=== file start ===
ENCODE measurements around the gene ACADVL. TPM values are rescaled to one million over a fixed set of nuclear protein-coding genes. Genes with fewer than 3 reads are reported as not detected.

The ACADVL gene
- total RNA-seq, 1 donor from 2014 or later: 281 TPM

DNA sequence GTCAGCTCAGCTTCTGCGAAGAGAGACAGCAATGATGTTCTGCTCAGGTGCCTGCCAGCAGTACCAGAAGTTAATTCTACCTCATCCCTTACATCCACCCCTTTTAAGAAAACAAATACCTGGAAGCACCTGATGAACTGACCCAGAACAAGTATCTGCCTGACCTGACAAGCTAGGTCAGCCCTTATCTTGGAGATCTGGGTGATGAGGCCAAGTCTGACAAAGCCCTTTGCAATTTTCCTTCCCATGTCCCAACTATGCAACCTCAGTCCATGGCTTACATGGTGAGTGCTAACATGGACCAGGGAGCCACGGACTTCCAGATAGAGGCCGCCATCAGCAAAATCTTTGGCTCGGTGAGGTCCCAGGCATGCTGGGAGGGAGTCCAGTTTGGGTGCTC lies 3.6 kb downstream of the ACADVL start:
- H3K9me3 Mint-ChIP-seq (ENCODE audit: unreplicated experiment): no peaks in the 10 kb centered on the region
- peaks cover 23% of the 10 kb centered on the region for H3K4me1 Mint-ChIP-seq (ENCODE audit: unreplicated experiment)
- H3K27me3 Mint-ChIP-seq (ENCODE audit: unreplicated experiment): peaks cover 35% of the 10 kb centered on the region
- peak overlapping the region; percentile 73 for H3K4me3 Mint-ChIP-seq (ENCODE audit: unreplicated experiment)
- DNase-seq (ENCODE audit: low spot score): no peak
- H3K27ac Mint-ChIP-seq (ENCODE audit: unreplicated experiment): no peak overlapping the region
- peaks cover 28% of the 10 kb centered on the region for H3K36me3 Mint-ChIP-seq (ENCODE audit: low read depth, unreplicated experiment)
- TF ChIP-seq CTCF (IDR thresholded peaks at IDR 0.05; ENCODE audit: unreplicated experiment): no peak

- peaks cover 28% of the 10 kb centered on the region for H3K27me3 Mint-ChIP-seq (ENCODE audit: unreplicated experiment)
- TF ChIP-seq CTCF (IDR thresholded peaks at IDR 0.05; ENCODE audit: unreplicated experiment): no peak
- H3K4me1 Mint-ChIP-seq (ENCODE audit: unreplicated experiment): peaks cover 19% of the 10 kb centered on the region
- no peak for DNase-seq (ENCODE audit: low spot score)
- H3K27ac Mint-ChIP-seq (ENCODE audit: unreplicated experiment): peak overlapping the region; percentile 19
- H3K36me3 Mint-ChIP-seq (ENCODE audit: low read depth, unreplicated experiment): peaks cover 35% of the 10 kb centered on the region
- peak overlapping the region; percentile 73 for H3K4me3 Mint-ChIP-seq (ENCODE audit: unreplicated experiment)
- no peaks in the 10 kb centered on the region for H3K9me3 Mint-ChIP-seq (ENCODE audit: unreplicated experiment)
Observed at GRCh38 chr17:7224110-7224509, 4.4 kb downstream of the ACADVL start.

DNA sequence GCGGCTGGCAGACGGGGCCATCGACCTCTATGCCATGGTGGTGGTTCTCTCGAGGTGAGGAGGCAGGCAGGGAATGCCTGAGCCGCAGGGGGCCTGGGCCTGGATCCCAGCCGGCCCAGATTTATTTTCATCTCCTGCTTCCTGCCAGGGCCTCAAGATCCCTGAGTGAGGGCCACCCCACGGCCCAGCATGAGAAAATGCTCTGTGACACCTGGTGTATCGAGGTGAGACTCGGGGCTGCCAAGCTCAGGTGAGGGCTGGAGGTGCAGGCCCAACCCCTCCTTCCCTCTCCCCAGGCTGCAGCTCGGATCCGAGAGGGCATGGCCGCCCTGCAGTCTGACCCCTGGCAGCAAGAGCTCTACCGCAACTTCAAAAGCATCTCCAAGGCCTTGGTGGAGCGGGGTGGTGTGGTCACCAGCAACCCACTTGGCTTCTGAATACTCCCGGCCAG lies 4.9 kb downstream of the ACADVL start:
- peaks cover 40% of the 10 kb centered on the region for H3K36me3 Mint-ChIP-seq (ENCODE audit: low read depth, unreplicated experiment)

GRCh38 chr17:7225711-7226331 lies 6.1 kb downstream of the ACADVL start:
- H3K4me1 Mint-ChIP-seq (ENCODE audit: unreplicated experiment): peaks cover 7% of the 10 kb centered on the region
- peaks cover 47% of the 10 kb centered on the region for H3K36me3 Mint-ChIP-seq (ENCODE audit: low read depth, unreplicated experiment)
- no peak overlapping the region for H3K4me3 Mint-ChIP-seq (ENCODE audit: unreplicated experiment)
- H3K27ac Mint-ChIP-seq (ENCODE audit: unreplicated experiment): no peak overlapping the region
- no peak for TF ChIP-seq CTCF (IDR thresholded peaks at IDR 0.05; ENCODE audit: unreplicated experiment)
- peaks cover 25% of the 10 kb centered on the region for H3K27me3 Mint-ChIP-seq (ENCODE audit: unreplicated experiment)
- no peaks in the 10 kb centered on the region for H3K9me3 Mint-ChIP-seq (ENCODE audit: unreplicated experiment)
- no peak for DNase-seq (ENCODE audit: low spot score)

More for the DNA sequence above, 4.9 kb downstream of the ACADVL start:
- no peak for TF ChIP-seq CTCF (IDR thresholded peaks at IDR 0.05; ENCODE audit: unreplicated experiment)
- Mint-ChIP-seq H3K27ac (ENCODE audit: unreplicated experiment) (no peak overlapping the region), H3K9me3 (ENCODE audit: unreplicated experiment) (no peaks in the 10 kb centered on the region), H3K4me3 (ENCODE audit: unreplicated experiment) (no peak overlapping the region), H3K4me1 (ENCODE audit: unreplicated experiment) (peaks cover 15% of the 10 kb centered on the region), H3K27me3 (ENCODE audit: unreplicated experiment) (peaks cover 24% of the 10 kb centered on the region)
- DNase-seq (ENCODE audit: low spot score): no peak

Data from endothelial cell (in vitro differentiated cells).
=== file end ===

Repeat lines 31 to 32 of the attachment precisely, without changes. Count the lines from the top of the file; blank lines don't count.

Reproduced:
- no peaks in the 10 kb centered on the region for H3K9me3 Mint-ChIP-seq (ENCODE audit: unreplicated experiment)
- no peak for DNase-seq (ENCODE audit: low spot score)